Step 7.) Buy a new speedo cable and re-install, I’d start with putting the speedo assembly in the tranny first and then pull the cable up from the top of the engine bay

Here is the routing the speedo cable:

Speedo gear -> Cruise control speed sensor -> Speedo cable, rear -> Speedo cable, front -> Speedometer, instrument cluster

 

http://www.Rockauto.com

Y882 part number for the front cable.
Y849 part number for the rear cable.

Shooting for the moon

On October 9, 2009, NASA will launch a mission to fire two rockets to the moon.  The first moon will cause an impact to the moon.  When the twin crafts hit the lunar surface at around 6,000 mph, NASA expects “plumes of moon dust — perhaps full of ice — (to soar) 6.2 miles high above the moon’s Cabeus crater.”  We should anticipate this too happen at 7:30am EST.   It is anticipated that crash No. 1 to kick up some 350 tons of material as it slams into the crater floor at roughly twice the speed of a bullet. Once the dust settles, the impact should leave a crater some 65 feet across and 13 feet deep. Crash No. 2 should throw an additional 100 tons or upward and carve a crater perhaps 30 feet across and several feet deep.

This mission is going to cost $79M USD tax payer dollars!!

I think it would be really amazing to see what we can find underneath the surface of the moon.  What if we find another colony that lives under the moon??

MR2 turbo boost

The MR2 turbo stock has a fairly conservative setting for enabling some spirited driving with its turbo.  There is a work around that allows you to get some fairly decent horsepower gains by playing around with the turbo boost.  I’ve been doing quite a bit of research on how to adjust the boost, and there are a couple of options being either a manual or electronic boost control.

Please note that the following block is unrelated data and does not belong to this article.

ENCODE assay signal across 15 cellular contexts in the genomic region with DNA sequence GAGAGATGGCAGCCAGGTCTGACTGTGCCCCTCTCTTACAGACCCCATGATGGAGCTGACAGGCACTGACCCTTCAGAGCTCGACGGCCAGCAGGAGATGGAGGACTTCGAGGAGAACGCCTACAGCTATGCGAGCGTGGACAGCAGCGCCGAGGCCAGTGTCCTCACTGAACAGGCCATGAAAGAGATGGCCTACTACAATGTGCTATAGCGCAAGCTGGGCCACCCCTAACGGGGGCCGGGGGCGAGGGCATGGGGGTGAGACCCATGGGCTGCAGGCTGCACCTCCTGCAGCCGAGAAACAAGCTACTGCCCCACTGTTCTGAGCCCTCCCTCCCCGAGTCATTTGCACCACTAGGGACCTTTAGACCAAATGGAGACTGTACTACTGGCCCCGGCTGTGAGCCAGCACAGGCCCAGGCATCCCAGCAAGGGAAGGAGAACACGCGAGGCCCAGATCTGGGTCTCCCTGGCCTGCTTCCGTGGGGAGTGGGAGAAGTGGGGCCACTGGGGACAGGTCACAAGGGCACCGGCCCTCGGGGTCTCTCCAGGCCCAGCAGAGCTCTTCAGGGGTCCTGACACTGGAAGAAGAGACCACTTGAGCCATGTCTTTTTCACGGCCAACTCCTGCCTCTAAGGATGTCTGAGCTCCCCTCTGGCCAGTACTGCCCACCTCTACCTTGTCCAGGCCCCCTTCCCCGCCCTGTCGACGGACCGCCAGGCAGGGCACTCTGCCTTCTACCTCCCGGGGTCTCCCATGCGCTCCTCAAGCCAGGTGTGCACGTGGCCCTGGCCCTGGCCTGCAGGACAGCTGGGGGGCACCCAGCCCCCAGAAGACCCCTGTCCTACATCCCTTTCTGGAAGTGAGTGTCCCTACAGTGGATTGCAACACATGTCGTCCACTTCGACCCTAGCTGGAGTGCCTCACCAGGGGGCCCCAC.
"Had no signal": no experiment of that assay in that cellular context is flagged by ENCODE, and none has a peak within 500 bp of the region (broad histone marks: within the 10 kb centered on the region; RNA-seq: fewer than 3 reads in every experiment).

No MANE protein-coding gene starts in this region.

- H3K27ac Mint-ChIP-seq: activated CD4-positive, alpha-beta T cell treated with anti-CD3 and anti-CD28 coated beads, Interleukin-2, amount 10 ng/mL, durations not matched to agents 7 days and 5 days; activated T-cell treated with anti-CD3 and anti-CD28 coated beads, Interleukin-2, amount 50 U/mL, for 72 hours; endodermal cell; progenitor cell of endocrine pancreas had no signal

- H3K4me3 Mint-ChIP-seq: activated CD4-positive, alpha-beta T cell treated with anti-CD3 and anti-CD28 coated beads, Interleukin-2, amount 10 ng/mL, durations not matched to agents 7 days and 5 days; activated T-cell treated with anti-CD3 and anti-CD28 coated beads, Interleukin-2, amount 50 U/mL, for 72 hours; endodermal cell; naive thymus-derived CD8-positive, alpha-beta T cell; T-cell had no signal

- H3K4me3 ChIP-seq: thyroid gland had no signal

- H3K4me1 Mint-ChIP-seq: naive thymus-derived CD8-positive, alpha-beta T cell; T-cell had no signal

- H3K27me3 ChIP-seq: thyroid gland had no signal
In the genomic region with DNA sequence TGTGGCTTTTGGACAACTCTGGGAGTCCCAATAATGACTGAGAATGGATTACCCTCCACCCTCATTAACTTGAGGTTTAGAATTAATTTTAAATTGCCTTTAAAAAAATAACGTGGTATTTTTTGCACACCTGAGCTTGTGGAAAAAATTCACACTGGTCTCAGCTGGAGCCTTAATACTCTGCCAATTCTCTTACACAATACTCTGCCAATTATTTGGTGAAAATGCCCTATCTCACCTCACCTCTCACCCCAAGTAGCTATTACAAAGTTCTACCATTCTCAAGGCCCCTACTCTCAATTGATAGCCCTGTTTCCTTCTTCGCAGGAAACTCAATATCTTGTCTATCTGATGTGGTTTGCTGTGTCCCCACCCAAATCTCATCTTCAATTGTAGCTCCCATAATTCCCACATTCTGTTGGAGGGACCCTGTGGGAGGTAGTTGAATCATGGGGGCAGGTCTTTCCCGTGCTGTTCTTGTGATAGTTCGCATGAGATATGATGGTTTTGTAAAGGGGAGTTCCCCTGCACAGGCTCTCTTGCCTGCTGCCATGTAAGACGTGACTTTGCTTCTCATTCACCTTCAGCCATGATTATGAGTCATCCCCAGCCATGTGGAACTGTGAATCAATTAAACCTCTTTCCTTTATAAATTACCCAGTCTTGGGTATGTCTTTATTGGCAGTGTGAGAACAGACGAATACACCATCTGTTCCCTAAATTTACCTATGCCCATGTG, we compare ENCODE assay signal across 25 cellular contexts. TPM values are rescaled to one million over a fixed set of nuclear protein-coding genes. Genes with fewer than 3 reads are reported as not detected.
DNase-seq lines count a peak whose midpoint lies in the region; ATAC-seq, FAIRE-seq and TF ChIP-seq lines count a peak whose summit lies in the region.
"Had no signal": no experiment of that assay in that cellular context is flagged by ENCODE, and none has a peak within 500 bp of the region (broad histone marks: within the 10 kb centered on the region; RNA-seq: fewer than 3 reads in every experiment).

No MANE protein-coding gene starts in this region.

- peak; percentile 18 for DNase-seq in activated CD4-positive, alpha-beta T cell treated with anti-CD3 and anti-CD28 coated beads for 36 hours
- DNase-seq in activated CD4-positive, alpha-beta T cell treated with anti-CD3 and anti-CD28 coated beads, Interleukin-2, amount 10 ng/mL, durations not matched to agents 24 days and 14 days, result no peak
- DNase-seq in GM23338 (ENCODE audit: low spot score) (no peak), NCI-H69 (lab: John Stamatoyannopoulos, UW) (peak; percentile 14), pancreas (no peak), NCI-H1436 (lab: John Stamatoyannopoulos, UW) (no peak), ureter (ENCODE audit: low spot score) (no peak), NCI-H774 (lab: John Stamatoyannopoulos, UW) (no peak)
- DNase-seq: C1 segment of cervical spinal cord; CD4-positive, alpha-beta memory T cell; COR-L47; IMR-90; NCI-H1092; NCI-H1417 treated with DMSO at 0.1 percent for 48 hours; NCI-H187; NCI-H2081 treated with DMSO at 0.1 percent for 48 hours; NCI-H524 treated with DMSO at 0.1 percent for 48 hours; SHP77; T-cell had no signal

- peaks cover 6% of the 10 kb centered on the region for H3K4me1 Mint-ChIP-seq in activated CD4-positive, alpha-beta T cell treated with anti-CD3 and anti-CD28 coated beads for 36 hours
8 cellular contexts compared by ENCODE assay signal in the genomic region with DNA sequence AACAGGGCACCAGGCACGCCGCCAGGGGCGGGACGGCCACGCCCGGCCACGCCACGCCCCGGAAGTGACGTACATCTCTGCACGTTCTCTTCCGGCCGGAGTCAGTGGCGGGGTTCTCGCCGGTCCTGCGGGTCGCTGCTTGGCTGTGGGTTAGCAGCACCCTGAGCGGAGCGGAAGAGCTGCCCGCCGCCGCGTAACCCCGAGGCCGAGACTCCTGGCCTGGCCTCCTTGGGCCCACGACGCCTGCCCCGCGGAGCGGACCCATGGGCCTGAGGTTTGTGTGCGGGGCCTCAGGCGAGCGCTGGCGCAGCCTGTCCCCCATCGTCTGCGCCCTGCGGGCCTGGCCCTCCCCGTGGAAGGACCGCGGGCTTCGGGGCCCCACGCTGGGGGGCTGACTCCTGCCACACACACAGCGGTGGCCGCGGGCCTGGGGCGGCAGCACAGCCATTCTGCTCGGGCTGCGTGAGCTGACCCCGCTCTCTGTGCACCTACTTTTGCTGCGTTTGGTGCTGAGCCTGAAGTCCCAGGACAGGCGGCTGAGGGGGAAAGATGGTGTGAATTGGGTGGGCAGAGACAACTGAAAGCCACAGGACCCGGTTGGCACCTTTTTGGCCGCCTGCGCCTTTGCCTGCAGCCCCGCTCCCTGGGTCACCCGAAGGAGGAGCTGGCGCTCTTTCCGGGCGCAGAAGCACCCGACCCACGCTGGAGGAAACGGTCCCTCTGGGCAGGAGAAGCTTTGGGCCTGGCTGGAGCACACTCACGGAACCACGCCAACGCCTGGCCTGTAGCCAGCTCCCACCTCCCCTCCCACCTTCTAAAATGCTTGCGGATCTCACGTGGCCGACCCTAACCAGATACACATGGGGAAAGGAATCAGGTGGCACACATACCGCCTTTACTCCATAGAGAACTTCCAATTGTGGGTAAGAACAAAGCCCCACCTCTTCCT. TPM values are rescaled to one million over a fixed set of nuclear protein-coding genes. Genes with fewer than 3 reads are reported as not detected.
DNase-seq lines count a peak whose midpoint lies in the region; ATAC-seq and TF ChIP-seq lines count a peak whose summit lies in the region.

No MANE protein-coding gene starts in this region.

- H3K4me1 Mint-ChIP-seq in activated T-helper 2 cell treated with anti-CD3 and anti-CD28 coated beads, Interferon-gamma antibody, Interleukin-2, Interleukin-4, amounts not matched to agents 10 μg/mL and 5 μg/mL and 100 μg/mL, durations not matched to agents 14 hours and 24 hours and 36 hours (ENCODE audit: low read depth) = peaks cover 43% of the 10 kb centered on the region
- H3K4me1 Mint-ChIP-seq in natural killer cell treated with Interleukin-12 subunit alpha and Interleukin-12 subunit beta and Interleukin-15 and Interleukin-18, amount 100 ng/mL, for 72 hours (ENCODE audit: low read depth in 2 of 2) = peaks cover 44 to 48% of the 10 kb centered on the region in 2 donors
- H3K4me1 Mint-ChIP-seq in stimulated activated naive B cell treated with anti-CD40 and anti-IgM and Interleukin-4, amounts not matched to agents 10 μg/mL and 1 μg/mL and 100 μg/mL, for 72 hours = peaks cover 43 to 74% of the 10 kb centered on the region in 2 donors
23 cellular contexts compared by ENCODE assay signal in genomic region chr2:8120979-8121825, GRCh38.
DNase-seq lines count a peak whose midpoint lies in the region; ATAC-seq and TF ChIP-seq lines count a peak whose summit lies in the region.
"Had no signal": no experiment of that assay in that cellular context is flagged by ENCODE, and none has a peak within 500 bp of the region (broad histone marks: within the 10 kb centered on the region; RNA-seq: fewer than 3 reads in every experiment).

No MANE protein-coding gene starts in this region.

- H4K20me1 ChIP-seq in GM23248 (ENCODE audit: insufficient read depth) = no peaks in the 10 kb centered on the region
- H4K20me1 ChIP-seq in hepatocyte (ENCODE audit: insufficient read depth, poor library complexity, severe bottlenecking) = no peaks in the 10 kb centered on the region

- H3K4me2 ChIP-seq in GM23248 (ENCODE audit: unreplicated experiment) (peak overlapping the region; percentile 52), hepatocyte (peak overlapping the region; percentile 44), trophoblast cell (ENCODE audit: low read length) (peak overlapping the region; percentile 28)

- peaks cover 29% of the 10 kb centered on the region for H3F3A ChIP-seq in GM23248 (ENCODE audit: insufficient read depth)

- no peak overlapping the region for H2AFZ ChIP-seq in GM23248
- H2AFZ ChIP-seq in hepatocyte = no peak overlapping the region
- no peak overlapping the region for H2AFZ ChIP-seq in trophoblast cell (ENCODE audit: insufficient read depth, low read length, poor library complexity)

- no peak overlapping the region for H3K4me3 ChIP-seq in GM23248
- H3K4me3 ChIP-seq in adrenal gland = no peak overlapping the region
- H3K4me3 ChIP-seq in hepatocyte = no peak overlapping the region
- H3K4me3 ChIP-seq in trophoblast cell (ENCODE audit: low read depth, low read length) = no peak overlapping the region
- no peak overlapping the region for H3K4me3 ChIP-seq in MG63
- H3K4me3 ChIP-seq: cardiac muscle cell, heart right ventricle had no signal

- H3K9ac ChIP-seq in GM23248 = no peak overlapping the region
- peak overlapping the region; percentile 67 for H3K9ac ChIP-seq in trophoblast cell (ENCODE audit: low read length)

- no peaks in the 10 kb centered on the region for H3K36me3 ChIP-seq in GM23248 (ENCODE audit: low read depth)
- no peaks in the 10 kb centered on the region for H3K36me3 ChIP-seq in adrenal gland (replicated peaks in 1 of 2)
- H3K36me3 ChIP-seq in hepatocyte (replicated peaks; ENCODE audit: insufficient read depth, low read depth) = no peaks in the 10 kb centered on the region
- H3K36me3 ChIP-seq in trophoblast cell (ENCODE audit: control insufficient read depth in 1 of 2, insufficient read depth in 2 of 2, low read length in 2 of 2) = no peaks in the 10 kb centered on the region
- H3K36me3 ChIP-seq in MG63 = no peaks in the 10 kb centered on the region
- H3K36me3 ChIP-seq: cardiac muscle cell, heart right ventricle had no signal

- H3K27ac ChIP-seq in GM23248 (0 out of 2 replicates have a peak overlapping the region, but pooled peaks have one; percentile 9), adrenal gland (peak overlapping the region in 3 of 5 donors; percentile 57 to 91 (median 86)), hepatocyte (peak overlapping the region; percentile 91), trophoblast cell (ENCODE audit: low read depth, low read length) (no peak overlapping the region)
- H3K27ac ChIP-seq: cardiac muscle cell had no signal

I wanted just a simple and cheap way to play around with the boost.  In doing so, what I needed was a way to see how much psi boost the car was running.  Thus picked up a mechanical boost gauge.  It was pretty easy to install.  I put the boost gauge on the pillar mount.  I pulled the vacuum hose from the pillar and under the carpet, then into the engine bay.  I also had to route the MBC from the compressor to the wastegate.  Plain stock, the boost is at 7 psi.  I played around with the boost, and had to make minor increments where turning the MBC clockwise will increase the turbo.

It’s been quite a joy ride feeling how much quicker the car is when you increase the boost.  From what some of the other MR2 experts say, 15psi is probably the max to safely run on a stock car, so that’s what my car’s at now.

MR2 Berk Exhaust

Berk has this 3″ diameter cat back dual exhaust system that I picked up to get a few more horses out of the MR2.  The exhaust looks really nicely packaged.

I was looking to get the exhaust put in by a shop instead of having to do it myself.  The message boards, and the MR2 BGB has some general guidelines that when I read it thought it would be fairly easy

First impressions of the exhaust:

Noise:  It’s definately louder than the stock exhaust system.  At idle it has a nice low humm.  At half throttle when cruising it’s noticeably louder, but not to the point where you can’t have a normal conversation with the passenger.  Gets pretty loud when you stomp on at wide open throttle.

Performance:  I can feel it’s more responsive and feel it pull much quicker.  Haven’t had much time to really put the exhaust through its paces.  But from the manufacturer’s website, it says HP power gains from 20-50WHP vs stock.

Appearance:  Very nice fit and appearance.  Tucks in nicely and the exhaust tips are polished.

The MKII

The Toyota MR2 SW20 turbo is a pretty sweet looking car considering it’s been around since 1991.  As some people call it, the poor man’s Ferrari.  MR2 = mid engine rear wheel drive 2 seater.

I looked around all over the web to find a 1991 turbo T-top that was relatively stock.  There is a wealth of resources on the web talking about how to build up the engine, even plenty of DIY mechanics.

For a car that’s been around for 18 years it still has that appeal for a double take, at least in my eyes.